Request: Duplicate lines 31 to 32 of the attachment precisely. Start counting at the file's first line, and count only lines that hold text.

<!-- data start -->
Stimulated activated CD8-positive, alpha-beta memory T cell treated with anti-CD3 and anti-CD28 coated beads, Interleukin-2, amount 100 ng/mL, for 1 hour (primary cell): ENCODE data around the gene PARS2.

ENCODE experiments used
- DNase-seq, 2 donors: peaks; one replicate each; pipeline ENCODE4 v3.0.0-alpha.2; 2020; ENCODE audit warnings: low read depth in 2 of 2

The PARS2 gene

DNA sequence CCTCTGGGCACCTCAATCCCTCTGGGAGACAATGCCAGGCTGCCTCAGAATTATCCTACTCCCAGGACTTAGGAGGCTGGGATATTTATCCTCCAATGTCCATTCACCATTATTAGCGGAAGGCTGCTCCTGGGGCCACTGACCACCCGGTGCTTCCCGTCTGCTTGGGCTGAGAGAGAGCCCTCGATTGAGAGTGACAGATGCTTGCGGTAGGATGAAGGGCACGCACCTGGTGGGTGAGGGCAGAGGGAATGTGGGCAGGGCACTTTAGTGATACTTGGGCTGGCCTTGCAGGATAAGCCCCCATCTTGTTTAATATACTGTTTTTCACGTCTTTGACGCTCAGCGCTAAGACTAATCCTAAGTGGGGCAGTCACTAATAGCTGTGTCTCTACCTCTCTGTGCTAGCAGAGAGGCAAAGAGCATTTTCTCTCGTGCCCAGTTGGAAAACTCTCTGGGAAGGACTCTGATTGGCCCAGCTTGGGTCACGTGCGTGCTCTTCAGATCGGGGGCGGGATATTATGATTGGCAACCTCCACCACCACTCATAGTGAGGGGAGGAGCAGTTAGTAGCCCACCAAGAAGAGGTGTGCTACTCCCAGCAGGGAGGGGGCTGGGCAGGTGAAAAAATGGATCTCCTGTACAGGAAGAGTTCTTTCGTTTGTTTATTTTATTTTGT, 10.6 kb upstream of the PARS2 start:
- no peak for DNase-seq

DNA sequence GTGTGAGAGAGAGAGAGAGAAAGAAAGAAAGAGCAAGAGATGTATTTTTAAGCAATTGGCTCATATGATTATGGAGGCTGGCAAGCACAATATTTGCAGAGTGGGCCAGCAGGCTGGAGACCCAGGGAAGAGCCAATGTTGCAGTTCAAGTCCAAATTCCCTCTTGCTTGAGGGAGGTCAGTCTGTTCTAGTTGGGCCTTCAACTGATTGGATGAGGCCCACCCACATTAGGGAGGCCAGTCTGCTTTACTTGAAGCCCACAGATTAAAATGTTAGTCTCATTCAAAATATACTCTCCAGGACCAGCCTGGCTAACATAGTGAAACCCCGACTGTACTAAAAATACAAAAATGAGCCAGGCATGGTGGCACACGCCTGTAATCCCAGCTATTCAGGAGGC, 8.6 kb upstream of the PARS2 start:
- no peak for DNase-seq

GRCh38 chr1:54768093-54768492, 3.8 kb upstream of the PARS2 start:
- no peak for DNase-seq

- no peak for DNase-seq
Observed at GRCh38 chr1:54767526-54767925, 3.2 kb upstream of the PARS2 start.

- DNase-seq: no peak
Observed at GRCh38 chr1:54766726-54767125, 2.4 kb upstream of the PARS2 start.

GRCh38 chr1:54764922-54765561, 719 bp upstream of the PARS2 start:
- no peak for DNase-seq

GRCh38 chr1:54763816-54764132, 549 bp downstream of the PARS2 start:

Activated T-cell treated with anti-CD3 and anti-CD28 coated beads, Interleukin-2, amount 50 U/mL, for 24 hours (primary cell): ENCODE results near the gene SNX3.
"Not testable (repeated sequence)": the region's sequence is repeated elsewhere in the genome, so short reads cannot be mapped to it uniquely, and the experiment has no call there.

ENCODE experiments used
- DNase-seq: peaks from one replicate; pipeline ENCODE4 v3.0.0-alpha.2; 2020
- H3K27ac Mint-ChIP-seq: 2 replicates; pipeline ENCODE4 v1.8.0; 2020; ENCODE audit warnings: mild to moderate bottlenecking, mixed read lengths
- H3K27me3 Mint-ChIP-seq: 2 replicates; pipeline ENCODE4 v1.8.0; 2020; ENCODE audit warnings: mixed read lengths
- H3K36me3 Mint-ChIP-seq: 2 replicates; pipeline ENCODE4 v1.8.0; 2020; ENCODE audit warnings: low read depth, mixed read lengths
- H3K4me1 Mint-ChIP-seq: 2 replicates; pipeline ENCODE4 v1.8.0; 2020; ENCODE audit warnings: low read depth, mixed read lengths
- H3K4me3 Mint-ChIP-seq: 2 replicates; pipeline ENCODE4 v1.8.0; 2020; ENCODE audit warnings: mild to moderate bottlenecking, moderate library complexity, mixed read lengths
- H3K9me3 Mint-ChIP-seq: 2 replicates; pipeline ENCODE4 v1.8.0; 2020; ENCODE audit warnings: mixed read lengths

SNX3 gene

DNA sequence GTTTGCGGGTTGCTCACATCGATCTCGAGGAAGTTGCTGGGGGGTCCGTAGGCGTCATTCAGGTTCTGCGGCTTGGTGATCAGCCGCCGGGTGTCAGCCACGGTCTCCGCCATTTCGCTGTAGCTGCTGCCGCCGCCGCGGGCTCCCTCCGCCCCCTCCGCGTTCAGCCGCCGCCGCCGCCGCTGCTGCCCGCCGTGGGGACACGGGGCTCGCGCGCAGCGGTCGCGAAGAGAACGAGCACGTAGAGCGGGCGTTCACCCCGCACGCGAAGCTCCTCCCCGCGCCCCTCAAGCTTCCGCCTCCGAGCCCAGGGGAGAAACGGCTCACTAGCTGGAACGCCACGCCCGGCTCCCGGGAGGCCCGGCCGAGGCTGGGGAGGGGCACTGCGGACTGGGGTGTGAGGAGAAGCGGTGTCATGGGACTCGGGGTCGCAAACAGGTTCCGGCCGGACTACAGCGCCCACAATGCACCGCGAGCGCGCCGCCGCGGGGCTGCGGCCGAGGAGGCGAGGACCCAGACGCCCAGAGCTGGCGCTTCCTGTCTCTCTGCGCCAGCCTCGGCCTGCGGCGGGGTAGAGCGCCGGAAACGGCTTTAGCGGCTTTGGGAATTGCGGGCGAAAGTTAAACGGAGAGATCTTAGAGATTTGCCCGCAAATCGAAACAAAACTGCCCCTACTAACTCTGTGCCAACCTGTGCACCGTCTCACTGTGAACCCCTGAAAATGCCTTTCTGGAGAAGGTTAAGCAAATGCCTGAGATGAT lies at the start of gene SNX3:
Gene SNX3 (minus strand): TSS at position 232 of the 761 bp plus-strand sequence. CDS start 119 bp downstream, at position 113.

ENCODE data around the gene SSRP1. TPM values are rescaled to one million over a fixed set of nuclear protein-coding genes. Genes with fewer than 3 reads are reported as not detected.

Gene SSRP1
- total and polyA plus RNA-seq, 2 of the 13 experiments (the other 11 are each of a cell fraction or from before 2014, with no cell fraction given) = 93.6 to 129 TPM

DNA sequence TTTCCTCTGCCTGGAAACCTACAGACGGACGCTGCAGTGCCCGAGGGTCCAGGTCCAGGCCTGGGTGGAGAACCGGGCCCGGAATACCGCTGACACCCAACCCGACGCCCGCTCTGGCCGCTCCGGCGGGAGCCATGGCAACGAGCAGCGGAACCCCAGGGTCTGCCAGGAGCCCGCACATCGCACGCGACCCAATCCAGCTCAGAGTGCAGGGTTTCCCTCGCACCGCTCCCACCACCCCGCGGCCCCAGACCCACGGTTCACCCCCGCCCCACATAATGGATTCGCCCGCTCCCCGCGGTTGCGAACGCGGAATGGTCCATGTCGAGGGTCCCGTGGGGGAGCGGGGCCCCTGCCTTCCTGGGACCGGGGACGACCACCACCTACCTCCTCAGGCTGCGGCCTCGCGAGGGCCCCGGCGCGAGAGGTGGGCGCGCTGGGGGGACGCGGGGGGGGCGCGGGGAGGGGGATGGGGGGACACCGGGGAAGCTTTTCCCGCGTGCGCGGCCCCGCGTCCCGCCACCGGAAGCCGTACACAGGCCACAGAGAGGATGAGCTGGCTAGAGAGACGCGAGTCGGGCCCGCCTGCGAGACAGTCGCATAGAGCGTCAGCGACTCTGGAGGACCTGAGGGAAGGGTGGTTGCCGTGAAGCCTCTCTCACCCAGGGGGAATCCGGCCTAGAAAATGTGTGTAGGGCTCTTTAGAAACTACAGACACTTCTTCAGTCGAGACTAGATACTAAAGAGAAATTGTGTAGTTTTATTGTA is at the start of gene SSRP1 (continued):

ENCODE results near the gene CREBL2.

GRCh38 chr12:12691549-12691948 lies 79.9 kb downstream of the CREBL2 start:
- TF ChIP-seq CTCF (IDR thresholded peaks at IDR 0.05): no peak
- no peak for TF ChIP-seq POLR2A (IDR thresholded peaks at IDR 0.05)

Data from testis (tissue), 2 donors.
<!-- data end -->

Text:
ENCODE data around the gene SSRP1. TPM values are rescaled to one million over a fixed set of nuclear protein-coding genes. Genes with fewer than 3 reads are reported as not detected.

Gene SSRP1